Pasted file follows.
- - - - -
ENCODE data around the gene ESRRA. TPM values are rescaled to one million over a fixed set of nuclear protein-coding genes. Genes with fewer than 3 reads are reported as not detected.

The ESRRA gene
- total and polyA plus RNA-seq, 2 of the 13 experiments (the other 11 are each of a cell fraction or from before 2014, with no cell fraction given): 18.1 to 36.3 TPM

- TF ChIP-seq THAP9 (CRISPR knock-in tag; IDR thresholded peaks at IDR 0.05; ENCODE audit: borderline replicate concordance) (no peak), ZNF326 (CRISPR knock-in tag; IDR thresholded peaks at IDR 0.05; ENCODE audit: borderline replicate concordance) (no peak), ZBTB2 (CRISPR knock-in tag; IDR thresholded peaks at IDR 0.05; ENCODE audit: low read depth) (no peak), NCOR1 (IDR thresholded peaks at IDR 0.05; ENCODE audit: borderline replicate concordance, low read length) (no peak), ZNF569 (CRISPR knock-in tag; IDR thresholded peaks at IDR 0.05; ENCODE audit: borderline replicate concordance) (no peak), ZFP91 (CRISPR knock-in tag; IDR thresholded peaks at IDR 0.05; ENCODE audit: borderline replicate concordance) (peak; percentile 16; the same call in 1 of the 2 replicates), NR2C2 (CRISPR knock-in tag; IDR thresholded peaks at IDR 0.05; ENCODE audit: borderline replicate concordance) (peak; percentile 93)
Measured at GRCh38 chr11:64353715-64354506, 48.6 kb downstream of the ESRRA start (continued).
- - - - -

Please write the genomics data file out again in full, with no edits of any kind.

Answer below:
ENCODE data around the gene ESRRA. TPM values are rescaled to one million over a fixed set of nuclear protein-coding genes. Genes with fewer than 3 reads are reported as not detected.

The ESRRA gene
- total and polyA plus RNA-seq, 2 of the 13 experiments (the other 11 are each of a cell fraction or from before 2014, with no cell fraction given): 18.1 to 36.3 TPM

- TF ChIP-seq THAP9 (CRISPR knock-in tag; IDR thresholded peaks at IDR 0.05; ENCODE audit: borderline replicate concordance) (no peak), ZNF326 (CRISPR knock-in tag; IDR thresholded peaks at IDR 0.05; ENCODE audit: borderline replicate concordance) (no peak), ZBTB2 (CRISPR knock-in tag; IDR thresholded peaks at IDR 0.05; ENCODE audit: low read depth) (no peak), NCOR1 (IDR thresholded peaks at IDR 0.05; ENCODE audit: borderline replicate concordance, low read length) (no peak), ZNF569 (CRISPR knock-in tag; IDR thresholded peaks at IDR 0.05; ENCODE audit: borderline replicate concordance) (no peak), ZFP91 (CRISPR knock-in tag; IDR thresholded peaks at IDR 0.05; ENCODE audit: borderline replicate concordance) (peak; percentile 16; the same call in 1 of the 2 replicates), NR2C2 (CRISPR knock-in tag; IDR thresholded peaks at IDR 0.05; ENCODE audit: borderline replicate concordance) (peak; percentile 93)
Measured at GRCh38 chr11:64353715-64354506, 48.6 kb downstream of the ESRRA start (continued).